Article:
Iola Daily Register And Evening News from Iola, Kansas on October 21, 1912 · Page 1
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Iola Daily Register And Evening News from Iola, Kansas · Page 1

Iola, Kansas
Issue Date:
Monday, October 21, 1912
Page 1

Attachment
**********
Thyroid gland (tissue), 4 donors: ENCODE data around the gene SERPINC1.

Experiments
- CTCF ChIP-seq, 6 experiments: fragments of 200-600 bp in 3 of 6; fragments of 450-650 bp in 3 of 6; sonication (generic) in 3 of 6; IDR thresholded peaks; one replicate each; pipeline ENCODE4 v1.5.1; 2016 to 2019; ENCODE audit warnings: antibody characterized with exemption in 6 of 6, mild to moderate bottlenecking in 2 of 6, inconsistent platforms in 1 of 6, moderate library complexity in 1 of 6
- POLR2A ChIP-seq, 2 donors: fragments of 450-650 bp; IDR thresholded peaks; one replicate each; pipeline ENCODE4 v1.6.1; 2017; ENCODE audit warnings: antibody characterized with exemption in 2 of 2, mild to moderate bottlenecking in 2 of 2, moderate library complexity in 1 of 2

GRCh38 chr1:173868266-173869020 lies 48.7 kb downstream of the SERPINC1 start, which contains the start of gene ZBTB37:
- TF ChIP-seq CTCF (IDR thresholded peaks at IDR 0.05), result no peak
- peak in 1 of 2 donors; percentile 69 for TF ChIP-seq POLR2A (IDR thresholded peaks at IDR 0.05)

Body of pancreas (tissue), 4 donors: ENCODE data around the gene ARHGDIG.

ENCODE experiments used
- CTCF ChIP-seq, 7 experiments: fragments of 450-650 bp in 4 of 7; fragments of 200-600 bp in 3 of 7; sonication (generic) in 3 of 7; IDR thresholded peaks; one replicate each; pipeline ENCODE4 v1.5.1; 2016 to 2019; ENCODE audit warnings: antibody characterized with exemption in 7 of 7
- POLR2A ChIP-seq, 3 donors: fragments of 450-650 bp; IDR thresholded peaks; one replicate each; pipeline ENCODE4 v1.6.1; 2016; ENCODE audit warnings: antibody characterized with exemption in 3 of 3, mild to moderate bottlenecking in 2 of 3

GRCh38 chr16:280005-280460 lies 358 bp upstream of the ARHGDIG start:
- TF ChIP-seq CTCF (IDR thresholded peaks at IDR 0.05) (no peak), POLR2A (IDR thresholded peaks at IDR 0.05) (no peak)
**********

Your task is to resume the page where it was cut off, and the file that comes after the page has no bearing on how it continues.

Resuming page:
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T VOLUME Xy. NO. 310. Weekly Regliter. EHabltihed 1807. Daily Regliter, Ettabllehed 1897. lOLA, KAS., OCT. 21, 1912--MONDAY EVENING. Succeseor to the lola Daily Register, the tola Dally Record and the iota DAily Index EIGHT PAGES AT yUlES CEmER rrPID PLAXVEI) A CfllP BIT LOST TO A STKATKiJM" PAKENT. FATHER WANTED TO BE GOEST PURSUIT OF FLKEl.Mi UOIPLE WOX HY USE OF MOTOK ("AK. The Gro«iii llfid lij (Kflcers Until P)irt> Cuiild Arrsiiiin> u Itt'lurn (n lolii for Wcililiiit:. Cui»Id plunncil (uu- of liis otinvon- tlonal little "roiiiis" for Saturday niglil liiil lost U) a slratcclc pan-lit. M, G. McNali. of Kansas Cliy, Mo., and .Mls8 Wrii .M. \VII^'(ln. of .Miiraii. I 'lXfd uji a flni; litil.' si-heiiii> to run away— t'lope, li'ia say—and be nianU-d and tliun tt'lt-grupU nianinui and papa (ir news and expeil the us«al parental MesslDK. Nothing of that kind happened lint it wasn't (he fault of Ih.- parties uf the first part. An aiiKry lather; n .si<eedin): motor var and tli. sheriff of WOoilsnu county were the enrds that trumped and-took the triik. The phiy w;is eoinpleted only' ulien JudKe J it. Smith nuirrled tlie^vouni; •eotiplo in the probate eouiL roohi this afternoon. The lather was a fiestas he all alouK Intended to be—ami everythiUK Is lovely. Lrfist suinuier. llie Missouri I 'aeifie rail-way company sent a party of eivil engineers to Moran to tio soini- wsrk. M. C. McNab was a luember of the party. He is youhK. handsome, has a winning smile and manner and makes a superb speech. Miss Vera M. \Vilsi>n. aged IT is the 'daughter of I'. ,1. Wilson, a proniinont citb.en of Moran. She is atiraitive young and withal a girl that ccou- . liiandB admiration. When Engineer McNab had lois'.ire time, he strolled the street.s of .Morjyi viewing the village and iho pretty , girls. Mi$s AVilson appealed to him as being particularly the one in whom ne should be interested. . There wer;^ many clandestine nioet- ings. so the btory goes, but wh<'n McNab's party was ordered away, a romance ijiat seemed well under way • during the summer apiieared to be withering with the fall brt?ezes. That was, however, only an appearance. The flame of love once thoroughly aroused isn't easily quenched . as. later developments proved; Last Saturday afternoon. Miss Wilson guielly and setreliy left Moran. Uefore boarding the- train, however she just couldn't refrain from confiding to a girl companion—it was to be a secret, honor of course— that'she was going to Yates Center to be married and tln-n she'd telegraph her. luirents. and oh, how surprised they would be. Tlie'parents wen- n <«t nearly so surprised as was .Miss Wilson later. .Mr. Wilson soon discovered thai his dauKli ter had disaiipeareil and wiiliin a little time learned \»here she had gone. There were no convenient trains so that he could reach Yates (N'nier before tlie couide were married so a motor car and » daring cliauifeur were brought into play . The tar arrived in Yattis I 'l 'ut-r in time to permit its occuiiaiits to play an Important part in the followini; events. Miss Wilson liad gone to a hotel to _ await tile coming of her affianced. Kulhcr Wilson «nd officers wait .Hl until .M<'.\ab appeared and then took him in custody. Soiue little troubb' ensuot!. Katlier Wilson wasn't just satisfied with the way the young couple planned the deal. The idea of a wedding without inviting the father of the brid-! Later, he relented and the parly motored to lola where Mr. McNab and Miss Wilson pre-'enied ihemselvej; as candidates for matrimony. The license was issuCa; father Wilson gave his c.m- serttand blessing. May they "live happily ever after" this experience. THE WEATHER. FOKECAST FOB KAXSAS: Fair und cooler lonight: Ttiesdnjr fair wIUi riMlnir (eniperntare. Data recorded at Local Ofllce Weath er Bureau: Temperature: Highest yesterday at .1 p. Ml. "(?; lowest this morning at 6 a. m. "iT; normal for today 5.5; excess Inteeniperature yesterday 7 degrees; deflciency since January Ist 275 degrees. Yesterday: C p. m. 70; 9 p. m. 64; 12 mdt. 62. Today: 3 a. m. 59; 6 a. m. r .7: 9 a. m. 63. Precipitation for 24 hours ending 7 a. ni. today, 0; excess In precipitation since .Tanuary 1st 4.23 Inches. Relative humidity 7 a. m. today 83 per cent; barometer reduced to sea level 2!t.77 Inches. Sunrl.=e today 6.37 a. m.; sunset .'i:37 p. m. TWO XOTABLE.S TESTIFIED TO THE CLAPP U0.V.1IITTEE. RYAN GAVE TOf SAVE HIS PXRH OAYE !fl««,000 AND SlIOULDEKED if35«,000 DEBT. GOAL IOLA.POKTLA>n FINDS tlIAX<;E VEKY IIENKFICIAL. Oiil|iiit lncn<us(>d and Qnallly Uii- i-liiinifi'd— (•'HNilly )teiluri >.s Uuii. >uiii|i <lon (if <iuK. (bner.'il Suiu'rintendent C\ A. Struck matin of the lola Porllimd was here toilay and when aski-d about the coal burning installutlon at the local cement plant, expressed much satisfaction with it. •The use of coal for fuel was begun live days ago," he said to a reporter, "and it has worked beiterthan w,. had hoped. The production will be close to 30 per cent higher than it Was from oil and gas, the quality is as good, not even the color being-dif- fireiit, and Instead of needing 12.00U,- 000 feet of gas daily for the mill we are able to run on 2;t»00,000." Tho pulverized coar is being used not only in burning the clinker but under tho boilers iii .maktng steam. The gas is used only In the big gas engines which generate power for the plant. It will take some time to decide what tho comparative cost of burning cement under the new system may prove to be, bn: there is reason to hope that it wiL be lower than when oil is used. Mr. Struckman expressed the belief that the southeast field will be able to supply practically all the gas needed by the plant and that this would release enough of the Portland Pipeline supply to insure a plentiful supply for ih«» city of lola this winter. . The'coal burning process will be watched with much interest, for with it working satisfactorily, the only thing that can prevent the big mill oij- eratlng to greater capacity will be the market, und that shows signs of a purposo to remain reasonably strong. There ar<s' five cement plants in Allen county and the day when they all settle down to regular work at fair prices means big things for Allen county. I'erklds. i\ "Ki'tlred IVorkiuKriujiUv** TelN of \. Y. Life «lft und Per- sotial One vf !(;|£{,(NHI. ASKS $5,000 OF REGISTER l.<iui>bunr Lliir Sent Out u Storv M hIrU the A. P. Sent the KegN-, l «T.— Now u SuU. JOHN W. AKNETT \S DEAD. Ol.r Soldier and Old CltlM 'n Passed 1 Away Today. John W. Arn»-t-. a Civil War veteran and one of the oldest cliizen% of , Allen county, died shortly after noon today at the home of his son-in-law, Frank J> Wolfe, southeast of lola. Mr. Arnett suffered a stroke .of paralysis aboiit a year ago, from which he partially rt>covered, but for some time he has been quite- feeble. Today about noon hie had a sinking spell and the end came quickly and peacefully. Funeral arrangements had not been made at the hour of going to press, but will be announced later. FIKE LOSS AT HUMBOLDT .Seymour nnd Sou's (Irorery Danuiged I Sunday Morning; Fire early Sunday morning at Humboldt resulted in heavy damage to the grocery stock of Sc.vmour and Son and . to the building occupied by theiu and owned by Joe Townsend. . The origin «f the Are is unknown batr is believed to have started when raUr began exploring u carton of match ei'la the store•« warehouse. The gro- " «ciT Is located the tlr>"t door cast of the ifflce and a serious conflagration verted only after a hard tight. Seytnour and Mr. Townsend,are surveying the ruins with a view empt a reasonably accurate es- of the loss., .Great Bend &utos of tourists through here this afternoon ke to Muakogee, Okla. Papers were served on tho Uegister today informing it that a suit for $j,iHiO has been filed In the district court against it for libeling Harve McCoy, of Louisburg, Kansjis. Tile suit grows but of the murder of Postmaster McElheney. of Louisburg. Some newspaper'correspondeal sent the story to the Kansas City papers that young McCoy had been arrested on circumstantial evidence for the murder. Later it developed that there was no truth in this dispatch. The Kansas City papers turned the news over to the Associated Press wliich passe*! It along to all the newspapers receiving the press report. The Uegister printed it in all innocence, and some days later, when iu- fornii-d by the Associated Press that the story was untrue, the Register printed the correction and afterwards a reporter obtained the sa/ne denial from Rev. Johnson, who was visiting here and printed it, before there was any hint of a suit, but in tlie pursuit of justice. It is presumed that the attorneys for the plaintiff have sued or will «ue all the newspapers wljlch published the- original story, alleging In each case, as in the Register! 'hat the pa|>er, "has a large cir(|ulation in the vicinity of Louisburg,"; and that it jirimed the story "falsely and maliciously and wilfully." Out of twenty or fifty papers a little, collection of $3,000 each would put McCoy In very fair circumstances. The Kansas City Star, however, which problibly received the original dispatch, is sued for $30,000. Back of It all Is the interesting que« tion of the motive of the liar who sent In tho news item by wire to Kansas City. The murder of the postmaster remains a mystery and the discovery of the perpetrator is a i>art of the duty of the uewspai)cr8. The attorneys for McCoy are Sheridan, Meust;r. & She^dan. of Paola. They ask for J5,000 and the costs, which includes their own fees and havy taken care that the Register, should It feel so inclined, must not settle with McCoy, but must pay them. Time and space now forbid, but tomorrow", the Register will further investigate the pitfalls of life of news- jiapcr Xolk. niy the .A .>!si »cJalid rre.<w) Washingtoii. Oct. •.•l.~-Th«iims Fortune Ryan was the first witness toda> before the Senate campaign conlriliu- tlons committee Ryan told the com- nijttee that he shouldered isriO.OOO of ^ife debts of thn Democratic nutlotml committee In l'.tt)4. "Knrly In the campaign," he said "1 gave $.".0 ,000 to the fund, although 1 opposed the noniinnilon of I'arker. I also gave probjibly $50,000 in smaller contributions. When the end of tie cauipntgu was drawing near and 't was apparent that Parker couldn't be «dected. his friends told me the cam- pjiign would collajwe unless the committee received flnunclul assistance. 1 agreed. In order to pay the party workers and preserff! the Integrity of the rurty, to furnish $3.".0,0oo . That nmde u total of $4.".0 000 I gave through out the campaign. This was a personal contribution and did not represent any one except myself. 1 didnt glv<; the money to elect Parker. I merely wanted to preserve the Democra'iv.- organization." Replying to questions concerning the preconventlon campaign of 1:»1'J, Ryan said he contributed between $7r >.000 and $S0.0OO to Harmon's campaign and $30,000 to Underwood's. A "llellrejl Worklnemau.'' George W. Perkins, the second witness, today gave his occupatioh as a "retired workingman." Asked as to the 1904 canipaign, he said he was asked by Treasurer Blissf to take a place as member of the local committee in New York to aid in collectin.t; funds for the campaign. "I worked I;: .\ew York," said I'erkins. He flatly denied that he knew of any concerted political action by th«j financial Inieresis In Wall street. He said he gave S7 ."i ,000 or $80,000 to ih • i:<04 funds. Perkins said that for the .New York IJfe Insurance Company h( advanced to the: Republicans $4!i,,=^uu In i;i04 for which he was reimbursed by the company. I^ter when the insurance investigation began he returned the money to the company. Perkins testified that his total contributions to Roosevelt's preconven­ tlon campaign was $123 000. Perkins di'iiouiiceii ,as au "unmitigated falsehood" the charge that he had unUev- written the Koosevell preconventlon campaign this year in the sum of three millions. Rising from the witness chair before the Clapp committee and shaking his clenched fist. Perkins houied "Among a long list of unmitigated lle.s ihroughout this campaign, that statement, perhaps, ought to be placed at the top because it Is the large.-it." Taking up the accus.itlons by Chairman Hilles that the International Harvester Company had made large contributions to the Roosevelt campaign. Perkins declared with heat: "This is an absolute falsehood, made out of whole cloth, and If 1 lilies has any, reason to believe contributions have been made by the Harvester coin pany, he owesJt to me and to others to have the books of the company audited for the iiuriK >se of proving or disproving the charge*." UNAinHOITS; LEFT FOB OYSTER BAY TODAY ( HEEK UP. SANBY BtND .More ROOSEYELT'S TRA^N LEFT A. .H. Excitement of Oe |Uir1ure Cost Him Night's Rest, But He Ho |K-d to SIH'II OB Tmln. A -NEWSBOY' HERO'S FUNERAL. All (Jary Saw the Sen ices for Blllv Kugb. Gary, Ind., Oct. 20.—Tho funeral of "Milly" Rugh the "newsboy" who gavo his crippled leg that skin might be grafted to the body of .Miss Ktb<l Smith, thereby saving her life, was held h<;re lot'ay, and practically all Gary and many from surrounding towns attended. The building was not large eifough to . accommodate tho crowd and the services were held in the street. Fqur brass bands played funerp.l dirges, six uniformed policemen were pall bearers and a Are department motor was tho funeral car, while a company of firemen carried the flowers. Mayor T. K. Knotte and the councilmen with bared heads, walked at the head of the procession which conveyed the body to the railway station, where it was put aboard a train for Rock I.<:land. III. Miss Smith was not able to attend but her father and brothers were in the crowd. FIKE HORSE INJURED (By the Assoclafd Pr««.>o Chicago, Oct. 21.—Colonel * Roos.vel: deparK'd from .Mercy Hospit:vl at 7:15 this morning. His train l «ft for Oyster ftav at S:os. Th(> Colonel's last night was rather j.restless. Ho slept only alwut four hours and seem<-d nervous, due to the excitement of his coming d'-i >arture. When ready to dejiari the Colonei saiil he wag feeiitig well but .somewhat sleepy and hoped to be able to get some rest after he had rcLched his berth on the train. To avoiif a crowd at the station Roosevtlt boiurded the train in Uie railroad yard at Twilfiii street, half a mile away. The train then backed into the terminal train shtni where the Colonel's baucage was received. In the party entering the Roosevelt car were Mrs. Roosevelt, Kthcl Roosevelt, Theodore Jr. CoJ. Ce. sil Lyon. I »rs. Lambert and Terr.ll. Two unattached engines crash ^^I Into e.ich other on the Burlington tracks iit Fdurteenth street an hour before 'h" Roosevelt train Aas due to pass by on the Pcnrisylvaaia line a few yards distant. The acejder.t was due to a mistake of the signal and Tvsultwl in injuries to tlrj two engineers. I Suutheiist Mi-ssouri FuniLshe Doeeuerales. ; (Fiy th* A.-««oclat."l I'f-M) CHI -j I ronton. Mo. Oct. 21—Six of the fourteen young men allegeil to have ! Iieen iiniilicated in an attack on .Mr.-;. Lillian .Mullane, a nineteen year ohl bride, of Kichniond. Va , near IJesark Saturday are in jail here. Mrs. Mullane has so far recovered as to expect to be able to testify against f.'ie youlas Wednesday. The prisoners have ii'cn idpntlfie'l as: CI.^i.Us Tarris. ('••larles linnn. Klmer Lloyd. Ira Roh- In .^ion. and Ciiarles Middleton and -Arthur Warncke. The ^ixth man h3< not been identified. DIAZ PBOMISES PROTEGTION LIFE AVD PROPERTY SAFE IF HE RETAINS (.ONTROL I'. .*!. To Remain NentraL but a Wat- ship Lies- in Ports In Pro- li-cl our Interests. T. ir. .Mullane wa.s w.nlking .ncro-.< the country.for the benefit of hi.-: Jiealili. his wife accoiniianying him. Saiui'iiay ti<<-y stopped at Annap<ilis, Mo.; wiit-re li.e "srang" noticed theni. ThirTi-rn :u<-n waylaid tlie pedestrians, sei.'.'-d t!;e woman and sent a shower of bullets after .Mullane .Mullane mistook his «;ir«ctlons and ran six and a half luibv- to l)e.« Arc. where he tohl the story to Constable Daniels, who •.(itji two deimtle.* in an auto, hurrb'd '.o ti'.e s.-ene, wiiere he arrested livi> men -Mrs. Mullane w.a.-! found unconscious in a lonely barn. The men were gi\en a preliminary hearing at lies .\rc and hurried to the Ironton jail t.i ] escape mobbing. Mrs. Mullane is being cand for by tho won>«»n aty! .Mul- Iia-! been given work by Icn-al men while bis wife Is recovering. Mon'l Remo\«^{ulle(. Chicngo. n>t. 2ii.—The position of the bi'.He: which nearly cost. Colon*"! R«,osfv»-lt life was tixed \» ith pre- c;.-ion f<;r the first time toila.v. Another X-ray photograph was taken anil from it was learned lliaythe bullet lay on the fiiitsiile of tiie.,/l5roken rib. I'ntil this idiotograiih was taken the phy- slciiins had bei-n unable to st ;U'> I'ls- itively wiieii-er It was on tin- outisde or inside 'of the rib. "We know definitely now that tlin bullet lies outside thi? rib. wiieri' it can do no. harm," said Doctor Lambert "It lies in .>.iicli a position that I could reach the- .siHit precisely throusii a s :5iall Incision, should Colonel Ro«.s<>- velt iicsire to have^it removed at any time. It is a matter of his own preference." Colonel Uno?eveIi s:iid he did n(t». think he would ever have the liuUet removed. JPHNSOHiLOSES $50,000 JOG ; Washington. Oct. 21—Tiie State Department is advised by Consul Canada at Vera Cruz that General Diaz has guaranteed life and projierty so long ii.s he remains in control of the city. It appears froui today's advices that :!:e Kederan troops are avoiding %n ••n (itinter witii Diaz, ft is reported tliat the three .Mexican \essels in Vera Criiz liarbor will remain loyal to the iladero g <»vi >rnment. The Mexican "progrt-sso" is re;iorted to be at Puerto. Mexico with Diaz's troops riboard Thv navy deiiartment wa.s today advised that the "Tacoma" wa.^ e\p<v-ted to arrive at Tampico late today (o see that ample protection i.s accordetl .-Xint ricans and other foreigners. ALLIED FORClis OAIX SEYEBAL SJr ILL yiCTORIE.S. BEAL FIGBTING IS EXPEGTEO INTERIOR -DEFENSE.*! TO OFFER STUBBORN RESISTANCE Three or Four Battles Es)i«oted Soon Which' WIII H«TP. a Telling Ef. feet on the W«n (Ry the Assoclatod t ^e*i) r .ondon, Oct. 21.—"Thrfe and iierhaps fonr big iKittb -s will iirobably b« begun within a few days .If not a few hours, on territory in Kiiropean Turkey. The armies of the Balkan allies have now crossed ther frontier ou all sides, while the Turks, as their dp- IKinents advance, give up the frontier jiosis. and abandoning small and ufi- liniiortant towns, are falling back slowly onto strongly intrwched positions preparatory to xiving btutle there. Thi- Itul(:arian array. It Is thought, wtl be the Jlrst to strike because at Its objective point, the fortress of Adrain- rtple, the main Turkish army Is'grow- iiig in strength. Jf the Bulgers allow the Turks time the Sultan's army will outgrow that of. tlie inv .-Mlers. It was rumori-d today that two of . the outer forts of Adrianople had fallen Into the Bulgarian's bands and that the town of Kirk-Kilisseh had been captured, but there was no confirmii- tionu. The Gref^k army is resting after the capture of the Turkish town of Klassons and is preparing for; the more strenuous task of attacking a Turkish army of 40,000 men concentrated at the town of Servla, a little to the north. The Greeks are said to be 60,000 strong. .luslririia Does Not /Care lo See Pmr- ilist Snspected of Abduct in:; a Uhlle l.'irL tV.\- A.-^-o-int-'I l'r-5«) .'^ydne .v. Australia, Oct. 21.—Jack Johnson will not fi.ahl in Au.siralia. I.'utrh .Mcintosh. th<- promoter, who offered Johnson $.jO .""0 for fights with Sam Langford and Sam McVey or Joi Jeanette, cabled today to r. pres.n!;;- tivKS in Chicago to cancel ali iiegotia- lions bec:!tisi; i .f Johnson's p::;t in t'n alleged abduction of Luclle .Cair>.<-ron, a wniie i;irl. Cniiser at Yera Cruz. Vera Cruz. Oct. 20—The Tnited States cruiser Des Moines, in command of Captain Charles F. Hughes, steatn- • d into this iw^rt during the night. Sxi olhcer froni the warship visited General Feii .ic Diaz this morning and arranged an interview on behalf of Capr :ain Hughes. General Dia'i then vislt- •il t.'ie Des .Moin<»s where the Ameri•an cai'-ain and the leader of the new revolt had a long conference, the na- rure of which ha.= not been di".ul.i;ed. \\\\\ THE UA.MERON WWIU C J; Peterson was a buslnesa visitor In Folum, Kans.. Uiii afternoon. An AcridenI May Result Serloasly for •"Ned", One of the Department Teauu On the trip to the Are in the 300 bk>ok on South Kentucky street this morning. "Ned." one of the lire horse* fell and was dragged along the pavement on east^Iadlson avenue for almost a block before the wagon could be slopped. The team was going at high speed w-nen Ned slipped'and fell. Chief Creason stopped as soon as possible and the harness wfts taken off, Ned and afte^ a moment or two the animal was able lo get up and continue the Journey. An Attorney Failed in Habeas Corpus .U'tlon, (•:.• tlie Ajs.a.H-l:itMl l^.xisl Cliic 'ago. Oct. 21—Kobert i;.antwell. ail attorney, has asked United .States I):sirict Jydge Carpenter for a writ of I habeas corpu.s.Jor Liu i |e Cameron th« i;irl whose annie is connecteii with that of .laek'Johnson, the negro pugilist. Judge Carpenter announced tnai Policeman Denies Storleii of >Vitness«'> • he wiJI be unable to hear the petition for the State. ' until tomorrow. Cantwell then wiih i drew his iietition. (R>' the AsswiwtPa IVo.'SsI ' x'TT-i. .^„* ..1 fl .. BECKER HELPS HIS ( ASE. New ><)rk. Oct. 21.—James D. White.: SAYS KUmfEL IS INSANE. a policeman fomierly attached to l.leu j tenant Itecker's "strong aroii squui." ; Roctor (Operated on Him Some Time took the witness stand In Beckers do- I Ago, Says So. fense tod:,y and swore that Becker hid never said to hltu In the Tombs that be I Becker) would be praised Injhe ti^ III.- AJt^'Kriltl***! St. I.ouls, Oct. 21.—Dr. Ixiren Wilder, of Chicago, who performed an o|i- end for killing Rosenthal. No con- 1 eratlun last April on the skull of a versatlon "remotely resembling" tlUs \ man «ald by an insurance company occurred, according to the imllcemtiH. (to be Gtwge A. Kimmel, lestltied In This ivpudiaied the recent testimony I court today that the man he had of James l>. Ilallen. a state'* witness. | known as Kimmel. the claimant, was B. T. Barker will go to Kansas City tonight on business. who produced notes of what purported to be such a conversation. White aisc swore, as did the two witnesses following that Becker 's raid of Rosenthal's gambling place was "lionest and sqiiaje" and. not for rei-eoge. as the state charges. insane and never would be nownul. L. I.. Place Is on the sick li^t today. From Kansas University comes the proud claim that sixteen graduates of that Institution arc serving as mls-' sjonarleg among foreign, n6n-Cbrls:lan peoples. Among them are Mrs. Ruth Kwing Hanson. In China.. and John Woodin, In Bunuab, both lolaos. Remain .\entniL Wa-hington, D. C . Oct. 2i> —The at- titinle of the I'nited States toward .Mex ico is undisturbed h'y tlie Diaz revo- 'iition. r.nd despite the gravity with v.hic!: otlicials here regard the latest 'iprising. It is tiie intention,of this .:()'.erniiient. to adhere strictly to its innouncf :i i-olicy of non-intervention; The warnin.!;s of this go'vernmt-nt 'hat .Xmericans and their interests •I 'ust be jirotected, will be renewed. The Allies Adranrlm;. Athfins. Oct. 20.—After a four-hour engagement yesterday the Greeks dislodged the Turks from the strong positions which they had taken'In the defense of Slassona, at the foot of Mount' Olympus and occupied the town. The Crown Prince Constantine was-in personal command and received a baptism qf fire. The Greek troops sh6we<l great couragei. Their losses were small. The Turks retired toward Saranda- pora Pass, where the main forces bad concentrated. The Greeks occupy all the height* to the north of Elassona and a decisive battle is imminent. Cettinje. Montenegro. Oct. 20.— It is oflicially announced here that the Mon teijegrin forces captured the town of Pljiva yesterday. The battle lasted two" days. i ' Washington Octi 20.—An investment of the Turkish littoral from the entrance of the Gulf of Arta to Port Goume'nltsa has been proclaimed by the GrfK'k government according to advices received by the State Department today from Minister Schurmann at Athens. It may mean a blockade of theicoast. Belgrade, Oct 20.—The Servian army, under the crown prince, has cap-, tured Rutya Heights, a strategical position to the south of Bujano Rati, some miles below Vranya. EiaENO Y. HI. G.A.CAMPAI6N EiTorf lo O'ain .Vemliers to IM> fontlnn- rd for On* Week Longer in Hope of Better Itesalfs. ItOOSEYELT RUMORS UNFOUNDED the Colonel Suffers "no Relapse Nor Does Wound Bleed- Rumors that Colonel Itoosevelt had suffered a serious relapse and that the bullet wound had opened and was bleeding were persistently circulated today and the Register was asked many times if the reports «were true. The answer Is. as was given to each inquirer, that there is nothing in '..'olonel Roosevelt's :condition to form any basis for tiie rumors that gained prevalence. The Colonel has not suf- .'rred a relapse, neither is he "bleeding to death" as a report said. 'The rumor factory seems to be work "ng overtime lately. Saturday the Reg ister wa.^ asked rejieatedly concerning i report tlittt Jack Johnson had iM'en ussasslnated. There was nothing in ihat story. At the elo.'^e of the Y. M. C. A. niem- bershiii c;unpaign Saturday night. Secretary W ilker and the Board of Directors, deciiied to continue the campaign on*" week longer This was directly oi.ios'd to their views Sa{,urday afternoon, but as the work bad progressed so wen on Saturday morning and e-.'ening. they though it best to cojitinue the campaign. "The goal that is not set is 200 members, wiiichxthe Association and workers hope gain By Saturday nigbt,of this week. ; With renewe<l-efforts the workers began this morning, and although no liarge retjums have yet been turned in. they are t:onfident of a more . successful- week than last. . SOLD SCHOOLBOYS TOBTACCO Kids, Quizzed, Ghe Name of Xaa Tfaef i Bought WMU . I The ca.=:e o fthe city vs. J.|E. Benjamin, charged with selling tobacco to minors, will be brought before' Judgo Smiley in the city Police Court tomorrow morning. For some weelts the city teachers and principals of the scho:;fs have noticed that sonie of the pupils were using tobacco in varloiis forins. The boys were watched and finally fenced to name the dealer who sold the "stufT'. This investigation led to the discovery which will cause Mr. Benjamin to appear, in court tomor- Lrow morning. AN INSTRUITOR DEAD. Stephen UttdenKood. Uriid ef Westliort illgh SchooL Mty the Assocmt«t l*ros.s) • Granby, Mo.. Oct. 21— Stephen A. Underwood, sui>erintendent of the \Vest)iort high school of Kansas City, lied here today, while he was visiting his son. Underwood wiks sixty-two yeaps old and formerly ll ^-ed at Jop- llD, Mo. FIKE DESTROYS A SHED. Oriidn of m Kenfnrky Street Blase Is . a.Mjrstrry. A small shed onl the premises of H. Luce. 5.03 South Kentucky 8tre <>t, was destroyed by fire this .inornlng. The origin of the blaso l« unknown. The old story of the boy and the match failed to develop this time and there were no cigarrette smokers near. It is possible that sp ^krks from a pile of buhilng trash were bom» to the rOot of tho shed by the breexe.